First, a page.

Hafiz Saeed’s detention will achieve little, Nawaz Sharif should think long-term
That the ISI and its sponsored groups are the source of destabilisation in India, Afghanistan, Bangladesh and even far-off Maldives is well known to Washington and its security agencies.analysis Updated: Jan 31, 2017 12:09 IST
Pakistan leaders have always been tactically brilliant but poor long-term strategists. The move on Monday to place five Lashkar-e-Toiba (LeT) leaders, including its emir Hafiz Muhammad Saeed who has $10 million bounty on his head, under detention by Islamabad is a pre-emptive step aimed to counter any action by US President Donald Trump to put Pakistani nationals or people of Pakistani origin on the entry ban list.
Given that most of the Pakistani elite prefer a different passport, any US action would be disastrous for the scions of Punjabi landlords living in US, Canada, Britain or anywhere in Europe. Even though Saeed, the mastermind behind the 26/11 Mumbai terror attacks, was placed under a UNSCR 1267 or al-Qaeda sanctions committee within a fortnight of the attacks, the detention was for only eight months and since then has been out spewing vitriol against India without any sanction from Islamabad.
Zafar Iqbal, co-founder of the LeT with Saeed, was put on a UNSCR 1267 in 2012 while other three — Abdullah Ubaid of Faisalabad, Abdul Rehman Abid and Qazi Kashif Niazi of Multan — are key operatives of the proscribed group that functions as the strategic arm of Pakistan Inter-Services Intelligence (ISI).
Saeed has been at the forefront of jihad in Jammu and Kashmir and on January 14 formed a new organisation called Tehreek-e-Azadi-Kashmir to handle its Indian operations. Saeed is the toast of Pakistan army generals and politicians with intelligence reports indicating time and again his close proximity to Punjab chief minister, Rawalpindi Corps commander and Lahore Corps commander. The other organisation working in tandem with the LeT is the Jaish-e-Mohammed, whose founder Masood Azhar has a new patron in the Chinese leadership with the latter blocking all Indian attempts to put the emir on the ban list.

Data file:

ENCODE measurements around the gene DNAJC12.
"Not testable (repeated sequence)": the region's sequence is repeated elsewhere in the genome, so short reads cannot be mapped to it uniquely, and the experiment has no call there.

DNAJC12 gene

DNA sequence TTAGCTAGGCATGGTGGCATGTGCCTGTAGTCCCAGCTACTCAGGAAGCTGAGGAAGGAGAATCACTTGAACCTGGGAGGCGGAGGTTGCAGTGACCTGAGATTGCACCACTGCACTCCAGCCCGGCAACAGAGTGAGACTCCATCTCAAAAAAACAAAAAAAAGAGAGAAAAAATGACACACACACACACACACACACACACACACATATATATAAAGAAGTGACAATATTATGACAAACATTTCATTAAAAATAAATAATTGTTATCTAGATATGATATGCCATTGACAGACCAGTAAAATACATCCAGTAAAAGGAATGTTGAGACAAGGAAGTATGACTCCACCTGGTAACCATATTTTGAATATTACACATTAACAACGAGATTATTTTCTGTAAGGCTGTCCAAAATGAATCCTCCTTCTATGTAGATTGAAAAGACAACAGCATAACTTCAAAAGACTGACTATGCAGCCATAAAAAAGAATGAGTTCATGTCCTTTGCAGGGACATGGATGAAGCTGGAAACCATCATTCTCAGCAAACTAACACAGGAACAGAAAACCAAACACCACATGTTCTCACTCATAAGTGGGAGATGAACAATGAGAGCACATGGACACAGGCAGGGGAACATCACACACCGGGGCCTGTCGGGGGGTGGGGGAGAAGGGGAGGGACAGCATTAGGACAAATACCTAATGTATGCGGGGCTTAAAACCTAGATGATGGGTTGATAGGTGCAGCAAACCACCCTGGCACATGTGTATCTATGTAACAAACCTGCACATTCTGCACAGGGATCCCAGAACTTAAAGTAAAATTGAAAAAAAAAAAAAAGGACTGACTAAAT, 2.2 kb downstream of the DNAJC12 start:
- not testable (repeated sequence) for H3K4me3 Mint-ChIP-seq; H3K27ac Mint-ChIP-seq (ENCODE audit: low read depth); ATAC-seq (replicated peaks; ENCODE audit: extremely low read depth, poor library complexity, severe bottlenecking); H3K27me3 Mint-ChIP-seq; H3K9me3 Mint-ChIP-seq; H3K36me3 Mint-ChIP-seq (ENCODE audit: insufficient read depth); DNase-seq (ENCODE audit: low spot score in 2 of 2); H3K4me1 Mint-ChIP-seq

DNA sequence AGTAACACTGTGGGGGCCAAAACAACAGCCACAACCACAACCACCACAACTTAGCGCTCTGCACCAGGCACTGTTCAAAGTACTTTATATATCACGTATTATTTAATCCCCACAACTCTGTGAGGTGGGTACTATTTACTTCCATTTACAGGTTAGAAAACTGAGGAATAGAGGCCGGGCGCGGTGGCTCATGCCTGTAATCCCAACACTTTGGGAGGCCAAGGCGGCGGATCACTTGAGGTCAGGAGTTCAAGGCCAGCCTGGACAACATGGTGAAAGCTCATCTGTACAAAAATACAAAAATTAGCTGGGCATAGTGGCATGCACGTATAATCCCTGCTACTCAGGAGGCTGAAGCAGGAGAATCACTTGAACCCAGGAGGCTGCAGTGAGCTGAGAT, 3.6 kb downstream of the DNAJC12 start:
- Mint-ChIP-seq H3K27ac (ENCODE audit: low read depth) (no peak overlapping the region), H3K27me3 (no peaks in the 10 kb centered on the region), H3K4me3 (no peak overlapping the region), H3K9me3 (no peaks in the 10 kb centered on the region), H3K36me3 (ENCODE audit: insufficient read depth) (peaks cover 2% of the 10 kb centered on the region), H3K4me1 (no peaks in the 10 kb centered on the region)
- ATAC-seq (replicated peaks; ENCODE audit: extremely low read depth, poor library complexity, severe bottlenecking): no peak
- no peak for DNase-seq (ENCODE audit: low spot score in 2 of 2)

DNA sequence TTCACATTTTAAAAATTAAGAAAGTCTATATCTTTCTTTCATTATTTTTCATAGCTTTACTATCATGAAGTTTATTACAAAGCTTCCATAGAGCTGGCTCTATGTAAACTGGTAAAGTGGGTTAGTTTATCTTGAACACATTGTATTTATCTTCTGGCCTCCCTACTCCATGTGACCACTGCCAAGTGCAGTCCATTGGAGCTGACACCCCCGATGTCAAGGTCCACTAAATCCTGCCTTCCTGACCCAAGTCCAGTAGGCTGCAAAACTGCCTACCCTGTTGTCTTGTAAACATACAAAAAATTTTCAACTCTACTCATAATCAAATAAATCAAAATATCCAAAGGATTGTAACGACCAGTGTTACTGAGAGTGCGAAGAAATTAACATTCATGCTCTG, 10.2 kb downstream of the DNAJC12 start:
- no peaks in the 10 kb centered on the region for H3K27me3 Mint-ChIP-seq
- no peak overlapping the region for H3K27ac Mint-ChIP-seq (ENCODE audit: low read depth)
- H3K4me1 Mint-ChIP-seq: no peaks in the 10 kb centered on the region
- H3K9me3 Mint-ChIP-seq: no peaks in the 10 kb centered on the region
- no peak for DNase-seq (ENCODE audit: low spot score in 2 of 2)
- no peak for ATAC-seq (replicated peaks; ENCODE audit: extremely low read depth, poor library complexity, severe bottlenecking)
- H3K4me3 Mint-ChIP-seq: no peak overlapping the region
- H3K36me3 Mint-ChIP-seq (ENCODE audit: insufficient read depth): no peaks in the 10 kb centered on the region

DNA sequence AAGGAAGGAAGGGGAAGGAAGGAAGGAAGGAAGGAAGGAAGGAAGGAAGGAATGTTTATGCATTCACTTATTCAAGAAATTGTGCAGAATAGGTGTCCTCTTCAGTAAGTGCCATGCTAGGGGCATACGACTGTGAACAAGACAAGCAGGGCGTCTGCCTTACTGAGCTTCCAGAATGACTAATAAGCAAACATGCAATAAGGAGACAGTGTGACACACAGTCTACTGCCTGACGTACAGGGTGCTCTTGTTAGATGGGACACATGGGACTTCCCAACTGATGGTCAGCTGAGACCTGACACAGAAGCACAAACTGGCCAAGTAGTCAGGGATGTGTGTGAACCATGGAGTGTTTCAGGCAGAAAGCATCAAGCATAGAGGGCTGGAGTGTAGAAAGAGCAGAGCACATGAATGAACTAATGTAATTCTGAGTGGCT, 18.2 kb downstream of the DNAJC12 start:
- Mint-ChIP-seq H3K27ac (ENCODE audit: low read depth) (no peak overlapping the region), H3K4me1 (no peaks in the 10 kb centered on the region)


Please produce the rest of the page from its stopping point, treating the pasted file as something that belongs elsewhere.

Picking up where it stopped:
It is to the ISI’s credit that it handles the LeT, which is based on Ahle-Hadis ideology, and diametrically opposite Deobandi ideology-based JeM with nimbleness and alacrity to target India depending on the global heat on each of these terrorist organisations. Both have global imprint with jihadi operatives based even the US and Britain.
Rather than use detention of LeT leaders as a tactic to deflect the heat on Pakistan as the global source of Islamist jihadists since the Afghan war, Pakistan Prime Minister Nawaz Sharif would be well advised to use this opportunity to dismantle terror networks operating in his country.
That the ISI and its sponsored groups are the source of destabilisation in India, Afghanistan, Bangladesh and even far-off Maldives is well known to Washington and its security agencies. It is also true that these terror networks sometimes go out of control of their handlers and play freelancers in pursuance of their rabid ideologies. Classic examples would be the JeM’s Pathankot air base attack on January 1, 2016, which was planned on Christmas Day when Prime Minister Narendra Modi reached Lahore, to the mysterious bombing in Kandahar on January 10, where five top UAE diplomats were killed. Both incidents have soured the relationship between Pakistan and the victim country.
The agenda of the Let and JeM is no different in Kashmir as they are part of the ISI’s ambitious strategy to annex the Valley, and will not allow any other resolution that is brought to the table. Like the 1999 Kargil war and January 12, 2002 statement proscribing the two terror groups, Pakistani rulers have shown the same tactical ability by detaining the LeT leaders with the hope of some kudos at Capitol Hill.
But this time Sharif should think long-term unlike his bête-noire General Pervez Musharraf by using this opportunity to take action against terror networks and bring the 26/11, Pathankot and Uri attack perpetrators to justice. A stable Pakistan is in global interest, not a region that is perpetually restive and on the boil.